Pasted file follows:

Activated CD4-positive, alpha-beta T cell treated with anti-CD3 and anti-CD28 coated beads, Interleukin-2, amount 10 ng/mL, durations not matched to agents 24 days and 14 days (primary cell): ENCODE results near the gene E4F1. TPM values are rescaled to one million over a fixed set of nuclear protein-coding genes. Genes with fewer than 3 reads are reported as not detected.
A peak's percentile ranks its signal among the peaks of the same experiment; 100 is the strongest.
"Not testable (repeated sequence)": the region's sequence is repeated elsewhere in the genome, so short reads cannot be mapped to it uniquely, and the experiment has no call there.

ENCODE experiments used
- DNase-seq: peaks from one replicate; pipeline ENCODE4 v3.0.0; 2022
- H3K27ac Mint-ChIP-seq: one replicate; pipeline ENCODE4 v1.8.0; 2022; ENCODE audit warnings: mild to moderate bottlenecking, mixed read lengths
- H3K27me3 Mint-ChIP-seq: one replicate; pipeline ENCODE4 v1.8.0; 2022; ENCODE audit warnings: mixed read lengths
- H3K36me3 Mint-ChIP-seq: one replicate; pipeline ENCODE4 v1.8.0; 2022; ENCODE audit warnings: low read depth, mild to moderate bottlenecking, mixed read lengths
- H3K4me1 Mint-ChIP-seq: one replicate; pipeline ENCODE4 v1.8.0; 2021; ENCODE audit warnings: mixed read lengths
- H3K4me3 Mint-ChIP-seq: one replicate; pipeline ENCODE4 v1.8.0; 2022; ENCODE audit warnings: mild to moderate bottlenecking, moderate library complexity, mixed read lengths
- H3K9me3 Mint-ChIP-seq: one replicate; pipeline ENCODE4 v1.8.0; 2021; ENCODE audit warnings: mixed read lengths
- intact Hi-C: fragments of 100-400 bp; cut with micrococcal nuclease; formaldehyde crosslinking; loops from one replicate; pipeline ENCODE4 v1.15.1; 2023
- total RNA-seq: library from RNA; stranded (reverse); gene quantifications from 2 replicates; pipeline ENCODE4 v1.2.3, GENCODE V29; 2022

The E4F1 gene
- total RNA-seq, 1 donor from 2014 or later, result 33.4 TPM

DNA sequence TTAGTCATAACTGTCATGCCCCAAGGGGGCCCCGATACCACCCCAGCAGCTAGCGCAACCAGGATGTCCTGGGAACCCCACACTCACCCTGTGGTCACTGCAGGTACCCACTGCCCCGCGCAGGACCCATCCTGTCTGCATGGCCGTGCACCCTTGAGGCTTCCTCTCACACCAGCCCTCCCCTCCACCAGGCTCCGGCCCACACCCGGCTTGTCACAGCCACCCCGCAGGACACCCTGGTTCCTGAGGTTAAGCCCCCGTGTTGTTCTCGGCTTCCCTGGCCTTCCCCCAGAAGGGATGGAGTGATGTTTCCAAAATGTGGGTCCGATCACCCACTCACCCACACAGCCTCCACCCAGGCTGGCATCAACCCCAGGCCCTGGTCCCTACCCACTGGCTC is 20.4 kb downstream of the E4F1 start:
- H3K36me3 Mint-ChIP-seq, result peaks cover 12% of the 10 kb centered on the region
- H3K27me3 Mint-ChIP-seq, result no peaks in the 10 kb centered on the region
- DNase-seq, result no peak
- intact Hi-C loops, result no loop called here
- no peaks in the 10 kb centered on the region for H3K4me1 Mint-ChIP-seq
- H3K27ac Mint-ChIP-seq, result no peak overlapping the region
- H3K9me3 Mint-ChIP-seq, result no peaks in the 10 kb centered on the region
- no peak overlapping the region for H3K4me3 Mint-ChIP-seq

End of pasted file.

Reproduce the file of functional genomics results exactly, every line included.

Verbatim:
Activated CD4-positive, alpha-beta T cell treated with anti-CD3 and anti-CD28 coated beads, Interleukin-2, amount 10 ng/mL, durations not matched to agents 24 days and 14 days (primary cell): ENCODE results near the gene E4F1. TPM values are rescaled to one million over a fixed set of nuclear protein-coding genes. Genes with fewer than 3 reads are reported as not detected.
A peak's percentile ranks its signal among the peaks of the same experiment; 100 is the strongest.
"Not testable (repeated sequence)": the region's sequence is repeated elsewhere in the genome, so short reads cannot be mapped to it uniquely, and the experiment has no call there.

ENCODE experiments used
- DNase-seq: peaks from one replicate; pipeline ENCODE4 v3.0.0; 2022
- H3K27ac Mint-ChIP-seq: one replicate; pipeline ENCODE4 v1.8.0; 2022; ENCODE audit warnings: mild to moderate bottlenecking, mixed read lengths
- H3K27me3 Mint-ChIP-seq: one replicate; pipeline ENCODE4 v1.8.0; 2022; ENCODE audit warnings: mixed read lengths
- H3K36me3 Mint-ChIP-seq: one replicate; pipeline ENCODE4 v1.8.0; 2022; ENCODE audit warnings: low read depth, mild to moderate bottlenecking, mixed read lengths
- H3K4me1 Mint-ChIP-seq: one replicate; pipeline ENCODE4 v1.8.0; 2021; ENCODE audit warnings: mixed read lengths
- H3K4me3 Mint-ChIP-seq: one replicate; pipeline ENCODE4 v1.8.0; 2022; ENCODE audit warnings: mild to moderate bottlenecking, moderate library complexity, mixed read lengths
- H3K9me3 Mint-ChIP-seq: one replicate; pipeline ENCODE4 v1.8.0; 2021; ENCODE audit warnings: mixed read lengths
- intact Hi-C: fragments of 100-400 bp; cut with micrococcal nuclease; formaldehyde crosslinking; loops from one replicate; pipeline ENCODE4 v1.15.1; 2023
- total RNA-seq: library from RNA; stranded (reverse); gene quantifications from 2 replicates; pipeline ENCODE4 v1.2.3, GENCODE V29; 2022

The E4F1 gene
- total RNA-seq, 1 donor from 2014 or later, result 33.4 TPM

DNA sequence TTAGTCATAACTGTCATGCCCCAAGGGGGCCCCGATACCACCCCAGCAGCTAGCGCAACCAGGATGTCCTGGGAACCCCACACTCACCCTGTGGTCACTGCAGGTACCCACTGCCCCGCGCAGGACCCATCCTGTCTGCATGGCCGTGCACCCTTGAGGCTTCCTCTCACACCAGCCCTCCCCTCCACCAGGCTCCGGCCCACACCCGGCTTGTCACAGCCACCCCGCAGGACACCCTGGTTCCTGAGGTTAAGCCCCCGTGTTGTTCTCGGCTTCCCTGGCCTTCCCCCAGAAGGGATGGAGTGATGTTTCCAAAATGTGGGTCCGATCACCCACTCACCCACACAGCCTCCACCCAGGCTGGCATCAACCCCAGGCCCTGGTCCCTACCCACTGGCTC is 20.4 kb downstream of the E4F1 start:
- H3K36me3 Mint-ChIP-seq, result peaks cover 12% of the 10 kb centered on the region
- H3K27me3 Mint-ChIP-seq, result no peaks in the 10 kb centered on the region
- DNase-seq, result no peak
- intact Hi-C loops, result no loop called here
- no peaks in the 10 kb centered on the region for H3K4me1 Mint-ChIP-seq
- H3K27ac Mint-ChIP-seq, result no peak overlapping the region
- H3K9me3 Mint-ChIP-seq, result no peaks in the 10 kb centered on the region
- no peak overlapping the region for H3K4me3 Mint-ChIP-seq